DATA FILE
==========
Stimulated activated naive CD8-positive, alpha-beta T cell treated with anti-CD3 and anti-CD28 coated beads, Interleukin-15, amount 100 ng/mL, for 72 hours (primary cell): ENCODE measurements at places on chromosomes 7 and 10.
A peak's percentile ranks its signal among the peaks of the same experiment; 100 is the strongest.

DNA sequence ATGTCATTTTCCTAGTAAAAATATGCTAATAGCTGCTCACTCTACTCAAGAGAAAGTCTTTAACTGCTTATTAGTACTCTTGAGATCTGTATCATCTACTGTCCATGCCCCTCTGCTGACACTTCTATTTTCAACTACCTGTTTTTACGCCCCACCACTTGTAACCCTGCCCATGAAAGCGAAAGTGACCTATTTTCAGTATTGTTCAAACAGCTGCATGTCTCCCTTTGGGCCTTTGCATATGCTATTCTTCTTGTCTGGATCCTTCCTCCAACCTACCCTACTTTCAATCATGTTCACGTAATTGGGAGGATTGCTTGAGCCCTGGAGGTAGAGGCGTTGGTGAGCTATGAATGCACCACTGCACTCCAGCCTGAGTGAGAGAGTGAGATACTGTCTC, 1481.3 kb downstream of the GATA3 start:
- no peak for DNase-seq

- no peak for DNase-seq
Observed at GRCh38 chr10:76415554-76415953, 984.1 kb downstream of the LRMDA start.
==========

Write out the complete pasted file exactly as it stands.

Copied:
Stimulated activated naive CD8-positive, alpha-beta T cell treated with anti-CD3 and anti-CD28 coated beads, Interleukin-15, amount 100 ng/mL, for 72 hours (primary cell): ENCODE measurements at places on chromosomes 7 and 10.
A peak's percentile ranks its signal among the peaks of the same experiment; 100 is the strongest.

DNA sequence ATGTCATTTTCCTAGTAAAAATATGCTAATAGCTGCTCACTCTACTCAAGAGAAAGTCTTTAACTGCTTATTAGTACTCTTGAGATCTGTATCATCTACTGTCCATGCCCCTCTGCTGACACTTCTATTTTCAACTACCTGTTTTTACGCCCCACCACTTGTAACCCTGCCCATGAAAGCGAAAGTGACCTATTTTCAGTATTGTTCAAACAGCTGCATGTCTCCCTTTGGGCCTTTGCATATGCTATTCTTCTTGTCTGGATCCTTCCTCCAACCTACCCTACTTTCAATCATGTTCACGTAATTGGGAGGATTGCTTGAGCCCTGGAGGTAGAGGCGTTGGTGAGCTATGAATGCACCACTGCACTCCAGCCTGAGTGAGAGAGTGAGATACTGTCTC, 1481.3 kb downstream of the GATA3 start:
- no peak for DNase-seq

- no peak for DNase-seq
Observed at GRCh38 chr10:76415554-76415953, 984.1 kb downstream of the LRMDA start.